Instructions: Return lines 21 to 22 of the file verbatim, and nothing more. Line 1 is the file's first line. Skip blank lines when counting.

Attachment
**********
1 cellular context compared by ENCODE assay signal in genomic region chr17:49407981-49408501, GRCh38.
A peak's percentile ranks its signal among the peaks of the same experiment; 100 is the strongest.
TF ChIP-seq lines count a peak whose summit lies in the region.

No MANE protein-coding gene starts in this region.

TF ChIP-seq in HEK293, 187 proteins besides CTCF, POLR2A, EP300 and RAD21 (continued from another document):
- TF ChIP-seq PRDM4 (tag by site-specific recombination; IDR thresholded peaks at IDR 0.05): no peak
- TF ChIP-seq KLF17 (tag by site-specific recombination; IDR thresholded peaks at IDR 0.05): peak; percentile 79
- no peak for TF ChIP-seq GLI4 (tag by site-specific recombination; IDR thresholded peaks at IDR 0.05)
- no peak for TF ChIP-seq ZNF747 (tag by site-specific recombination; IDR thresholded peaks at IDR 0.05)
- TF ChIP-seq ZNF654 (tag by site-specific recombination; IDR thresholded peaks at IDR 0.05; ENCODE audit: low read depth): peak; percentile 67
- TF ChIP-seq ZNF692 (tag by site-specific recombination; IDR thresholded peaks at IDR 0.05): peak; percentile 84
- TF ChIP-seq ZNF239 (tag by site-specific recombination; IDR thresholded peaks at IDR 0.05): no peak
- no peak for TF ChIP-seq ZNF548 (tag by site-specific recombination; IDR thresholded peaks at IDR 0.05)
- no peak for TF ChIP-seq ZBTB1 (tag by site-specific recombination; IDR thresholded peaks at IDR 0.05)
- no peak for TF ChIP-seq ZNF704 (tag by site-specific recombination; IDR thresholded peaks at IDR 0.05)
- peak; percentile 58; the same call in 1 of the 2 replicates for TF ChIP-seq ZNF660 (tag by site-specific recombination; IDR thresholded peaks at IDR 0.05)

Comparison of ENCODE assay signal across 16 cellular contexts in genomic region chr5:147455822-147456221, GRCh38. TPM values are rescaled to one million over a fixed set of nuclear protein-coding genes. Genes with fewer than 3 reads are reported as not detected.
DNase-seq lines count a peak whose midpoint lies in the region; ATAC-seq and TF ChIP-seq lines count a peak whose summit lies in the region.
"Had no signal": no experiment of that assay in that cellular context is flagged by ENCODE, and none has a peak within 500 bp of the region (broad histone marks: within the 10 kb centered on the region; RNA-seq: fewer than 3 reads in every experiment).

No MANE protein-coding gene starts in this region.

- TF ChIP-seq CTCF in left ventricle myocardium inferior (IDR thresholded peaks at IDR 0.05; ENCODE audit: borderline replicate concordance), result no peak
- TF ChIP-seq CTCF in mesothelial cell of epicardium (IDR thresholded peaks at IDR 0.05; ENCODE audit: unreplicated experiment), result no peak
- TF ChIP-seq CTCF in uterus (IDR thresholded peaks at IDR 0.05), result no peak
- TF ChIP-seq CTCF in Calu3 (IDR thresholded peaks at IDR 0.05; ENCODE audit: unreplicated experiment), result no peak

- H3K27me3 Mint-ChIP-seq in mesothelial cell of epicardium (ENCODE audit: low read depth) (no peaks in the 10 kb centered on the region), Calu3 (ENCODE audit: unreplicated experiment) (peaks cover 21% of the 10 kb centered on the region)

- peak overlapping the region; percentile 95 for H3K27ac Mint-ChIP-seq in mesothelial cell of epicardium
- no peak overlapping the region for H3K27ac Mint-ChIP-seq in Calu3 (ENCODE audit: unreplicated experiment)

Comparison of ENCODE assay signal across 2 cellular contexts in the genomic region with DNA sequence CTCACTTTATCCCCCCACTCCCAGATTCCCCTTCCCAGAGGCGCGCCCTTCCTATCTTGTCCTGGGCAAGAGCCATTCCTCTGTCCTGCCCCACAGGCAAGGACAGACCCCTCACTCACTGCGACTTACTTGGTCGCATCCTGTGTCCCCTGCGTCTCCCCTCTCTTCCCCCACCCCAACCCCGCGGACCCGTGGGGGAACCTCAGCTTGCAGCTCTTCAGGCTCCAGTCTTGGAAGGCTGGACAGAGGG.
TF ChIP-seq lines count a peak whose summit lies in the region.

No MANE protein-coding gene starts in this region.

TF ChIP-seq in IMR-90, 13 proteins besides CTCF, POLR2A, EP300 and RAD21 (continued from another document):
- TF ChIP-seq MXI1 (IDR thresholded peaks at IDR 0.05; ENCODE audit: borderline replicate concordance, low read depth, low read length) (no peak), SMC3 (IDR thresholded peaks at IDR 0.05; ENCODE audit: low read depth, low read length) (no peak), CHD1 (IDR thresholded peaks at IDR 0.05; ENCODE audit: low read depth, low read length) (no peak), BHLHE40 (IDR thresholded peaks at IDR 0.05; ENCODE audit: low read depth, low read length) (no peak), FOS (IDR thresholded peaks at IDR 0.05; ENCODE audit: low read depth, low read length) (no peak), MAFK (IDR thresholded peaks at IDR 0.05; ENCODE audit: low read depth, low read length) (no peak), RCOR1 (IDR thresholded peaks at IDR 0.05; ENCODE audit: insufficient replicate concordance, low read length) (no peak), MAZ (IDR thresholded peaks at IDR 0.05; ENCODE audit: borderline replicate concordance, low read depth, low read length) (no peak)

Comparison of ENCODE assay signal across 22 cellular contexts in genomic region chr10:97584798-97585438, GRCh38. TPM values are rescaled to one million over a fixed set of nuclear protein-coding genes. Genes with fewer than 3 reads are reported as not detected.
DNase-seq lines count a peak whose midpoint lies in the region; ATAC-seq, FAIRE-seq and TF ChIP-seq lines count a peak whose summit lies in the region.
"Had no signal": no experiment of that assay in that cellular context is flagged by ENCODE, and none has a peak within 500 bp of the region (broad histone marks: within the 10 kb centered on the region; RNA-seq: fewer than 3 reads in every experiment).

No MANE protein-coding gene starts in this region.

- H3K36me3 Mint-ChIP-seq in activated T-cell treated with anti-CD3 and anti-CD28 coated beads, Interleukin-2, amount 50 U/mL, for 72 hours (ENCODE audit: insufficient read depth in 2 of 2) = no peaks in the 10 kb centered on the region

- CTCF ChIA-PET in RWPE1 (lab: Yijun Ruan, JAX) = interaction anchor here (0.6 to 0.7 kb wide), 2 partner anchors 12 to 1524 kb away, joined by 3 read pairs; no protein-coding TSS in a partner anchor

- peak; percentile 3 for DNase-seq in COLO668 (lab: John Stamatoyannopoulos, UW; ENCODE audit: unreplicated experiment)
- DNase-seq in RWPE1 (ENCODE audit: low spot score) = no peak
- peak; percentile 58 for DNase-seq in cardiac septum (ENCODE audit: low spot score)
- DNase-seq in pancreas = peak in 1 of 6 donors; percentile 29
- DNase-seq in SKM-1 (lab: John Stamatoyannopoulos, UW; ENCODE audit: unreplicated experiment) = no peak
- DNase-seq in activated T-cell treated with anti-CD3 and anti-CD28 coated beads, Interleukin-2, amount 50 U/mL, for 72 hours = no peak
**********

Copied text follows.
- TF ChIP-seq CTCF in left ventricle myocardium inferior (IDR thresholded peaks at IDR 0.05; ENCODE audit: borderline replicate concordance), result no peak
- TF ChIP-seq CTCF in mesothelial cell of epicardium (IDR thresholded peaks at IDR 0.05; ENCODE audit: unreplicated experiment), result no peak